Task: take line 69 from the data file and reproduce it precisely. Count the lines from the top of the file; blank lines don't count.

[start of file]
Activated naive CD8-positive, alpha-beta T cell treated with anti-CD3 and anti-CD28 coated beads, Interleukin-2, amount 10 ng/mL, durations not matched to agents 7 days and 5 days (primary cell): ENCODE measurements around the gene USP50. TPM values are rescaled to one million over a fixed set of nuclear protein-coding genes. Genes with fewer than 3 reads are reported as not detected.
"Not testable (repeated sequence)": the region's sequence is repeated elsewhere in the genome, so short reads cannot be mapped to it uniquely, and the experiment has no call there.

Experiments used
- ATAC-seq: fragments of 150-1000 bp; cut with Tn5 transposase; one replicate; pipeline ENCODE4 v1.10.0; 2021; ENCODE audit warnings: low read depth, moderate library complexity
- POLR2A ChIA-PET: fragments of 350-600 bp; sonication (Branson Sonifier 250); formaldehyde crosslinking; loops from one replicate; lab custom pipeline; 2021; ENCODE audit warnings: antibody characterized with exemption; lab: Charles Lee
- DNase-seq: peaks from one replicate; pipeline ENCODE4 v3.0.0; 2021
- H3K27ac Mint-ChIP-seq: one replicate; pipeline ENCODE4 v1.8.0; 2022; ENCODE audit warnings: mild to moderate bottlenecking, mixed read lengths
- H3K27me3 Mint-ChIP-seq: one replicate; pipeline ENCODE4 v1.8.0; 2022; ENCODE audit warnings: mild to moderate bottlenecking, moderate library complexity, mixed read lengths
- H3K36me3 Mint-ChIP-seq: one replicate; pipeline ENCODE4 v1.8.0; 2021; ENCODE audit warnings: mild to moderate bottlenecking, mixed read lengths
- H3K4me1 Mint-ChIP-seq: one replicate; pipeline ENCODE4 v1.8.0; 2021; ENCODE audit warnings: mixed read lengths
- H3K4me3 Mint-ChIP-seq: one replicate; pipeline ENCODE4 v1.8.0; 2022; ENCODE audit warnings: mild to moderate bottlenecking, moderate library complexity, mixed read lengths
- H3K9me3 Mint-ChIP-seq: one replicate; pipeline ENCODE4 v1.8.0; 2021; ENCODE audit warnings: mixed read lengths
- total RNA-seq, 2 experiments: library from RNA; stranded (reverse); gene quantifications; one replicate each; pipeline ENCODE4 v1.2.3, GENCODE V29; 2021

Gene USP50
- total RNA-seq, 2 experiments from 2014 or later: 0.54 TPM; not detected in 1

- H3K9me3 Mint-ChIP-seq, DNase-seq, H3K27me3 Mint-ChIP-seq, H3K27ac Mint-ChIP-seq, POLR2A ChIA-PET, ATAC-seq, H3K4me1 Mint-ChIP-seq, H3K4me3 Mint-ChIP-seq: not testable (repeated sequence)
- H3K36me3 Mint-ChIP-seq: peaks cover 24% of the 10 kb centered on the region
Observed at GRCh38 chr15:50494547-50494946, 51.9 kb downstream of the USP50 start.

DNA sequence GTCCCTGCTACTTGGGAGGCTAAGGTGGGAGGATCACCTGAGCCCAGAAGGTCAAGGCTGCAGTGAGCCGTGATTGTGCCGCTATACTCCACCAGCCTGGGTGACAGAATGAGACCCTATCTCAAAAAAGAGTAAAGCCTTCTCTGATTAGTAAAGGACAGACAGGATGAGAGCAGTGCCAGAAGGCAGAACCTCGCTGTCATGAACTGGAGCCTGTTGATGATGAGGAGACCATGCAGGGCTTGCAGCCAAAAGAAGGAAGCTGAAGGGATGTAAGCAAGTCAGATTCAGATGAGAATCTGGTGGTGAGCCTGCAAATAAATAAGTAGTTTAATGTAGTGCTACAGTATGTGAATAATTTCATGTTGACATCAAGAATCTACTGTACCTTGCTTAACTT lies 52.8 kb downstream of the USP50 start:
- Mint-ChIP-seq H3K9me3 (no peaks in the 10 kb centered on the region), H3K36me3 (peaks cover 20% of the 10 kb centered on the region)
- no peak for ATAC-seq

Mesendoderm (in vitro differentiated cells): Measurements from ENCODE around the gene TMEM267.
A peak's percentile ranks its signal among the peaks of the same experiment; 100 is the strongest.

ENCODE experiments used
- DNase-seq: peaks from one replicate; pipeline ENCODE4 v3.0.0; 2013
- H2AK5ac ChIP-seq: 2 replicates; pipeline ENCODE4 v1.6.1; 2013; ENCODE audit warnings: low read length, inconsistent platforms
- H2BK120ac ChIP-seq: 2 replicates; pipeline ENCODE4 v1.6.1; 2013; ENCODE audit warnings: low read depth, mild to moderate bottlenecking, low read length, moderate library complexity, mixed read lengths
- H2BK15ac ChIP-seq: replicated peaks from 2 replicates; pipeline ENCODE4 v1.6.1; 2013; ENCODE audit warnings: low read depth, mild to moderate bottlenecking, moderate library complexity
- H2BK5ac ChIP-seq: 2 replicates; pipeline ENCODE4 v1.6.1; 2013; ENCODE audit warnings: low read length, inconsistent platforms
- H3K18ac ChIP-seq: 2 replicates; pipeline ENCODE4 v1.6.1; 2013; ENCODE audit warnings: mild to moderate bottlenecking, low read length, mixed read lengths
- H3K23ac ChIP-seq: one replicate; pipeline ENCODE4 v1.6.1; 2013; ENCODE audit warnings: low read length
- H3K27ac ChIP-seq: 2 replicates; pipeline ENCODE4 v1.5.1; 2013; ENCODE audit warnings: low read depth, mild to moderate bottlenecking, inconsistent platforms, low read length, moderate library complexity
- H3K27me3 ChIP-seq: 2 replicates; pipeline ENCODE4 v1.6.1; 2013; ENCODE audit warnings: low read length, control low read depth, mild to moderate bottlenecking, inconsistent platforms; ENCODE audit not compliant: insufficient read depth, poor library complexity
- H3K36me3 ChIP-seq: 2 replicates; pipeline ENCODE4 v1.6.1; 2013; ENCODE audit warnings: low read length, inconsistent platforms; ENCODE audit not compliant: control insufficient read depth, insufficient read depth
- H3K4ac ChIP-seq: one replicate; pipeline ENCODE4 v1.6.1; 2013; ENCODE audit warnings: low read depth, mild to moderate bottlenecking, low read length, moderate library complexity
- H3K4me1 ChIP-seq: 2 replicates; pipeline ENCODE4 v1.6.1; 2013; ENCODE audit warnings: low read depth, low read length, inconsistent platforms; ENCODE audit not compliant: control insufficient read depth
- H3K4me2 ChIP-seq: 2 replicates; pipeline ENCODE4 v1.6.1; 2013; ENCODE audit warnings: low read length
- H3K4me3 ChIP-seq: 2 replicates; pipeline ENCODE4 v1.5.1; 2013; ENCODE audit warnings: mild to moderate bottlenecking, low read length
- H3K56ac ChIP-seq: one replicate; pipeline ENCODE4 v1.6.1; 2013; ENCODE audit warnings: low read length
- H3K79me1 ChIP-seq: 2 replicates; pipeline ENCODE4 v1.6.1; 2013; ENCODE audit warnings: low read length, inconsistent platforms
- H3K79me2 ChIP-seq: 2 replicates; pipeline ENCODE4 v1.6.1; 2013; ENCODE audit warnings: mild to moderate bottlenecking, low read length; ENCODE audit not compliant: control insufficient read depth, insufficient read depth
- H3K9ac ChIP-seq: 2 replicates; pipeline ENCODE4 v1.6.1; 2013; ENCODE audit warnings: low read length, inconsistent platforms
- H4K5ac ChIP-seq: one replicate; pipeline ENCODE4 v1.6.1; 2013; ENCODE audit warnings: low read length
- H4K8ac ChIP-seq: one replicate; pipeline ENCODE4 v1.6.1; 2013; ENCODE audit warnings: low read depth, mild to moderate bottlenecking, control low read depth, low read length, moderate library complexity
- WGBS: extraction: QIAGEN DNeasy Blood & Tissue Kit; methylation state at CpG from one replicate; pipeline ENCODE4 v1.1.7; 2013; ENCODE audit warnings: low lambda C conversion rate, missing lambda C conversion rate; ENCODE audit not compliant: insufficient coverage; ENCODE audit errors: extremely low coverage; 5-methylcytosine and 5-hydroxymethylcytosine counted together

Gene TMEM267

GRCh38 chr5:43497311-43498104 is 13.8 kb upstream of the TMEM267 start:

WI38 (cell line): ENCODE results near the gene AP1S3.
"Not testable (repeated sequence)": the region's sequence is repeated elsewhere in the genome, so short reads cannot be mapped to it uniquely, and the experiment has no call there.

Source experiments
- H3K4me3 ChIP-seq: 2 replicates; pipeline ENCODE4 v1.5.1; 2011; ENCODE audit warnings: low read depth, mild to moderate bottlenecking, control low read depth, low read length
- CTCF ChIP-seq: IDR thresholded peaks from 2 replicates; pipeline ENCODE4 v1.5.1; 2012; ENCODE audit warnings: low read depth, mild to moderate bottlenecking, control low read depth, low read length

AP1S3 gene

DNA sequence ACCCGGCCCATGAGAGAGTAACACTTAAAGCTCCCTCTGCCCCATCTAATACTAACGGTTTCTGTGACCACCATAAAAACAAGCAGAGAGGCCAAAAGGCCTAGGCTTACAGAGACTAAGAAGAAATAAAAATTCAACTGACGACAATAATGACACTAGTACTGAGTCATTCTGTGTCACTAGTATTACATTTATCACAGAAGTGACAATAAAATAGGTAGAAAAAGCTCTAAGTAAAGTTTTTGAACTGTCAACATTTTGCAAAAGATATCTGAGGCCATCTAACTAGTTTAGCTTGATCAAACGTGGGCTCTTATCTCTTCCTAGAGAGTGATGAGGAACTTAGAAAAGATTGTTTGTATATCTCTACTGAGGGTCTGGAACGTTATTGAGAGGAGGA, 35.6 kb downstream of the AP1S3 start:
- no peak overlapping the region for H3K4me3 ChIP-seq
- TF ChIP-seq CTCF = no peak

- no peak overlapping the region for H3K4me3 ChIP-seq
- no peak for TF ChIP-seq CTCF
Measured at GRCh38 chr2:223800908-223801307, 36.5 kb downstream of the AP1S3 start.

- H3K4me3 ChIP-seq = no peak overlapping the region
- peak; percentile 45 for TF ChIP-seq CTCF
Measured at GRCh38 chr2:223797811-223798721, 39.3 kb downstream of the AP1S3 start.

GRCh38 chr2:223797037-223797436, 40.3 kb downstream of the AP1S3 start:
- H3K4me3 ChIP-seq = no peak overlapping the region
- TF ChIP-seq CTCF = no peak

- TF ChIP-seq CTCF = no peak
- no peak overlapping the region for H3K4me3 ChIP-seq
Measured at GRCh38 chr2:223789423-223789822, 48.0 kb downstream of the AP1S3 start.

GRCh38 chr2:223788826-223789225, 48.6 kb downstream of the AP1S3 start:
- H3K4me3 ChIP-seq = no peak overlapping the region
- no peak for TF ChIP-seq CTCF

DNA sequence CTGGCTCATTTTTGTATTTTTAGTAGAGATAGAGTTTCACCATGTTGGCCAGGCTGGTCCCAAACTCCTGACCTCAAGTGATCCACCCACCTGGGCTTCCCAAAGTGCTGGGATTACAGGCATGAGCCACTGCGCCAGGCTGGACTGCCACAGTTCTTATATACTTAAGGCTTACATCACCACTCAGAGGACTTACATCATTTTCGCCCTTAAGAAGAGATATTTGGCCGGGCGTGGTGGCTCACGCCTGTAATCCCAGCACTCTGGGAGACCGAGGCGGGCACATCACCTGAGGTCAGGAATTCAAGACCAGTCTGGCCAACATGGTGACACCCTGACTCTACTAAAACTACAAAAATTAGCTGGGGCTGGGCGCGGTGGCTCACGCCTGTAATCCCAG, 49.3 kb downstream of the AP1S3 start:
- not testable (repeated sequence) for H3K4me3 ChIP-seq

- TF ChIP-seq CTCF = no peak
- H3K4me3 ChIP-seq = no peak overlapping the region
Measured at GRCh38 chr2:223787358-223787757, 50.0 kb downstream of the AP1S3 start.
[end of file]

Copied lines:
GRCh38 chr2:223788826-223789225, 48.6 kb downstream of the AP1S3 start: